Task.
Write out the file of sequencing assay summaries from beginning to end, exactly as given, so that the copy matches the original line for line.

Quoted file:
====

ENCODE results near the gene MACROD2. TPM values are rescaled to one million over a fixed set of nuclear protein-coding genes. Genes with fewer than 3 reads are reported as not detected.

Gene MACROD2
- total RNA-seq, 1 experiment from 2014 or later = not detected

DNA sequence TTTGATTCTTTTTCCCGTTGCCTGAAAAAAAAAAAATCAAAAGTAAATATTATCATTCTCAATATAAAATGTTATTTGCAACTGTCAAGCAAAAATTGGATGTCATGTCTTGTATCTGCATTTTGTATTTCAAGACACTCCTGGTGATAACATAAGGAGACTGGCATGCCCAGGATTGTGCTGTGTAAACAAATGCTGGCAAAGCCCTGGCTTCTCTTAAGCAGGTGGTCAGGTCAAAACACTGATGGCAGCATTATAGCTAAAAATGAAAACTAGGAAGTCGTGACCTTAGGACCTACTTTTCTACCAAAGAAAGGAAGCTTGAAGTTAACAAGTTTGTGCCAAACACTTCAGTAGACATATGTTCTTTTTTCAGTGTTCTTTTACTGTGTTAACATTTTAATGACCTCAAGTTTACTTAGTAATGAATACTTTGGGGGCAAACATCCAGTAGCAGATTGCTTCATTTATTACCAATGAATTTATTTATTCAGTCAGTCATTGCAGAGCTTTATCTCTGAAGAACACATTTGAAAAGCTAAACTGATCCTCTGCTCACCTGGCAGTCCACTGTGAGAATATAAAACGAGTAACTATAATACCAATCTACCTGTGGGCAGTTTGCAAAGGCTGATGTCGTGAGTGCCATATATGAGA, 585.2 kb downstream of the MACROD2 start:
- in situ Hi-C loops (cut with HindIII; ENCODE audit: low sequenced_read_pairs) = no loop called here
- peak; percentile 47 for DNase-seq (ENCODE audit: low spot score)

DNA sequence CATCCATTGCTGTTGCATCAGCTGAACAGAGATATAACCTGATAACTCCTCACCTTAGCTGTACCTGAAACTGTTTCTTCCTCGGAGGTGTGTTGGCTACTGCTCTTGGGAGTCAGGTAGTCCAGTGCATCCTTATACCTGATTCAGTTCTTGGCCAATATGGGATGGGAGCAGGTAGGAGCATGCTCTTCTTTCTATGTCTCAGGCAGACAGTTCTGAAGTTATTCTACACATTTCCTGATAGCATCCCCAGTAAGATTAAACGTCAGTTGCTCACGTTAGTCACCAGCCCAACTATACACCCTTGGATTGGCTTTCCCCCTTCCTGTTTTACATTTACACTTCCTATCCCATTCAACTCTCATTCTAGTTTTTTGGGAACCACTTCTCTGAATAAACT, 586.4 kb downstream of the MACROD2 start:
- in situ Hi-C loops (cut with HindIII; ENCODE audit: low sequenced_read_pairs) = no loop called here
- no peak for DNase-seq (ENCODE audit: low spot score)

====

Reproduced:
ENCODE results near the gene MACROD2. TPM values are rescaled to one million over a fixed set of nuclear protein-coding genes. Genes with fewer than 3 reads are reported as not detected.

Gene MACROD2
- total RNA-seq, 1 experiment from 2014 or later = not detected

DNA sequence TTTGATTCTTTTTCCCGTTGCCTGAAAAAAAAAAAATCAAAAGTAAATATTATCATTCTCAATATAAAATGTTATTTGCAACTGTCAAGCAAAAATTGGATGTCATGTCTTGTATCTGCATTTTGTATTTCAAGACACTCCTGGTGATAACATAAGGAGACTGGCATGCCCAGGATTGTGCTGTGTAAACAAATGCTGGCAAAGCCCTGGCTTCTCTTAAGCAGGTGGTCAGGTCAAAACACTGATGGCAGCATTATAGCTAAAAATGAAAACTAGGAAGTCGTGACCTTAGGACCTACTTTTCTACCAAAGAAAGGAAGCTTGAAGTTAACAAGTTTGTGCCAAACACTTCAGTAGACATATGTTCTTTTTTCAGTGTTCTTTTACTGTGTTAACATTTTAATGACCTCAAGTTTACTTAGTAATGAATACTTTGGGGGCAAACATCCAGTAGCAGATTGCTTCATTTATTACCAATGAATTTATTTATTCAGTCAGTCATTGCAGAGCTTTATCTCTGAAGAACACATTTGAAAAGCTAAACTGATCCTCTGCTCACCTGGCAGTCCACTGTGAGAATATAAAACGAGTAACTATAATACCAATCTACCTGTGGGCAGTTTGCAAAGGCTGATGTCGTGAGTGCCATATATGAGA, 585.2 kb downstream of the MACROD2 start:
- in situ Hi-C loops (cut with HindIII; ENCODE audit: low sequenced_read_pairs) = no loop called here
- peak; percentile 47 for DNase-seq (ENCODE audit: low spot score)

DNA sequence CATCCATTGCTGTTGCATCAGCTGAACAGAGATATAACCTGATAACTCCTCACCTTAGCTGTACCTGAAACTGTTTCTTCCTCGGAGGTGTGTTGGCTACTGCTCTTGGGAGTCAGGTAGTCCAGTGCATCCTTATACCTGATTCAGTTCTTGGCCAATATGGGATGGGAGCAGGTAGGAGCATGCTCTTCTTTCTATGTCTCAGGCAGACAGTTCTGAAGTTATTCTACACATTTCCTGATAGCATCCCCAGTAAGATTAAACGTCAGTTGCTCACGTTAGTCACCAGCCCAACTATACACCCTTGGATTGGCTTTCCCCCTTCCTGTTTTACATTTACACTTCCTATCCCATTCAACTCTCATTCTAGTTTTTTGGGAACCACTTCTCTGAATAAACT, 586.4 kb downstream of the MACROD2 start:
- in situ Hi-C loops (cut with HindIII; ENCODE audit: low sequenced_read_pairs) = no loop called here
- no peak for DNase-seq (ENCODE audit: low spot score)